Aging happens. Eventually it catches up with all of us. How soon it does can depend on genes, social life, economics, and a dozen other factors.
But there are plenty of things we get wrong about aging: that we are doomed to becoming crotchety, grumpy, sexless incompetents. Science has dispelled a number of these, including the biggest myth of all: that we have no say in how well we age.
1. We turn into spindly weaklings.
Studies show that even women in their 90s can build new muscle, making exercise, especially weight lifting, the closest thing there is to an anti-aging elixir.
All sorts of problems, like falls, accumulation of fat, broken bones, overall frailty can be delayed or prevented by fighting sarcopenia, the wasting away of our muscle mass. You do that by eating more protein, fewer carbs, and lifting weights.
Last April, a multi-national group of experts, writing in the journal Clinical Nutrition, concluded that older, healthy people should get at least 1.0 to 1.2 grams of protein per kilogram of body weight each day. If you’re lifting seriously, you may need more. And older people usually need more recovery between training sessions, too.
2. Old people are sexless.
Don’t tell that to Joan Price, a 71-year-old sex educator and author who has made it her mission in life to help older people get it on.
It’s true that as levels of our sex hormones decline, and many of us spend years living with one sexual partner, our libidos decline, too. We want sex less often.
But good health and fitness are key to maximizing sex lives at any age, and Price points out that if all the parts are still working, we don’t have to wait for desire. We can kick start it by stimulating ourselves through foreplay or self-touching. The lust will come.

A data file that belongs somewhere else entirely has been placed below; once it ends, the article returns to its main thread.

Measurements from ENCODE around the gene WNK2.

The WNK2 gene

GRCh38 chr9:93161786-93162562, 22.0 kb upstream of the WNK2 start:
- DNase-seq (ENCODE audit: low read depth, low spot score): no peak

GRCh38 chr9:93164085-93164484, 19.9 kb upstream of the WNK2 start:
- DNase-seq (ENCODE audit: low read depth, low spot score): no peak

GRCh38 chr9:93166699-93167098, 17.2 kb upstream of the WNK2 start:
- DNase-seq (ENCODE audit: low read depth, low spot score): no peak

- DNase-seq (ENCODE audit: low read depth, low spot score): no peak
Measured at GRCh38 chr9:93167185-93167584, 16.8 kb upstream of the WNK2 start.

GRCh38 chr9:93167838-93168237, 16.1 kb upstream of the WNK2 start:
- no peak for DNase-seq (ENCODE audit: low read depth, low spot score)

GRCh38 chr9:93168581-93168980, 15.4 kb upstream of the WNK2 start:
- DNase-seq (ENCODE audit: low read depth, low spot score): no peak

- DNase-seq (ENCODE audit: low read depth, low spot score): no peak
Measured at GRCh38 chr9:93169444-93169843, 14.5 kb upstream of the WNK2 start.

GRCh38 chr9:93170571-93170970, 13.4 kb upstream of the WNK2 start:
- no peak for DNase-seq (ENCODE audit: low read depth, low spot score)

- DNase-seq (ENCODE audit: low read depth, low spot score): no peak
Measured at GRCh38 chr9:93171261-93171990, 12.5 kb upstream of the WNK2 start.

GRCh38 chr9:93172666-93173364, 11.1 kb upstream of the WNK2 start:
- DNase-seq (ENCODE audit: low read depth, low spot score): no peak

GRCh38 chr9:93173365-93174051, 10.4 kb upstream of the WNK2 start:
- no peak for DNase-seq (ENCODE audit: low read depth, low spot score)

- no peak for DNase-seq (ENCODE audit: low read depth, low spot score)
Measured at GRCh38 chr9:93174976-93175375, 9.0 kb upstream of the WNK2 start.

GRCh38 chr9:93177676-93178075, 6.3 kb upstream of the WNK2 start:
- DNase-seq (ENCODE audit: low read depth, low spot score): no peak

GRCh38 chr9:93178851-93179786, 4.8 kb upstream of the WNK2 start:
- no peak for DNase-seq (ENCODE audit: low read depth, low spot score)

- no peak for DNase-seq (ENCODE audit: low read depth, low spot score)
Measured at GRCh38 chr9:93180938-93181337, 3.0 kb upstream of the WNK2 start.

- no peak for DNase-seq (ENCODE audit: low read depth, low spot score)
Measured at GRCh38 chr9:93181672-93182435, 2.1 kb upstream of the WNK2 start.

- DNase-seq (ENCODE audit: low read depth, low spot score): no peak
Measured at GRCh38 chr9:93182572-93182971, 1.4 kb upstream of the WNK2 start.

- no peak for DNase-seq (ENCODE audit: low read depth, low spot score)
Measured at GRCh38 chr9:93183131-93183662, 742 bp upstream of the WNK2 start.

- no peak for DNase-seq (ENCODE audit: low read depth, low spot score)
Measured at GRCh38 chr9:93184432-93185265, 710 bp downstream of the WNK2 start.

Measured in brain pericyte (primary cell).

A big advocate for sex toys for older people, Price prefers to call them “tools.” “Just as we put moisturizer on our face, or wear a knee brace if we want to go dancing, why not use one or more tools for good sex?”
Less desire, and less frequent sex, doesn’t mean we don’t want sex at all, or that we find our sex lives less satisfying.
A study published in 2009, in the Journal of Gerontology: Social Sciences, used a large sampling of Americans ages 57-85 from the National Social Life, Health and Aging Project and found that 41.4 percent of those ages 75-85 who had a sexual partner had sex during the last year. Of those, 54 percent had it 2-3 times per month or more. Over a third of them had oral sex. Overall, older people in relationships seemed pretty satisfied with their intimate lives.
3. We will never find our keys again.
Aging leads to cognitive decline. But just like muscles, our brains respond to exercise and fitness.
Just last month, in the journal Frontiers in Aging Neuroscience, a French team of scientists reported a study suggesting that “higher levels of aerobic fitness in older women are related to…better cognitive performance.” The same goes for men.
Cardiovascular exercise helps keep our blood vessels supple, improving blood flow to our whole body, including our brains.
4. We’ll become very grumpy.
Wrong. In fact, as a group, older people become more satisfied with life. There’s even a name for this phenomenon: the paradox of well-being.
Of course, it easier to happier and a nicer person if you’re healthy and there’s strong evidence linking health and happiness in old people. Those who exercise tend to be happier. Being social, having friends, helps, too.
5. We will be very, very slow.
Look, old people do slow down. A study of runners from the University of New Hampshire in 2011 showed that older runners (over 60) were slower than younger ones because they had less flexibility, power, and upper body strength.
Here’s the thing, though: Older runners were just as efficient, meaning their strides were just as economical, as younger runners. So while they might not win a marathon, they can keep going and going. In fact, statistics show that older runners have a greater chance of finishing marathons than younger ones, sort of like the tortoise and hare.
Brian Alexander is a frequent contributor to NBC News and a co-author of “The Chemistry Between Us: Love, Sex, and the Science of Attraction.”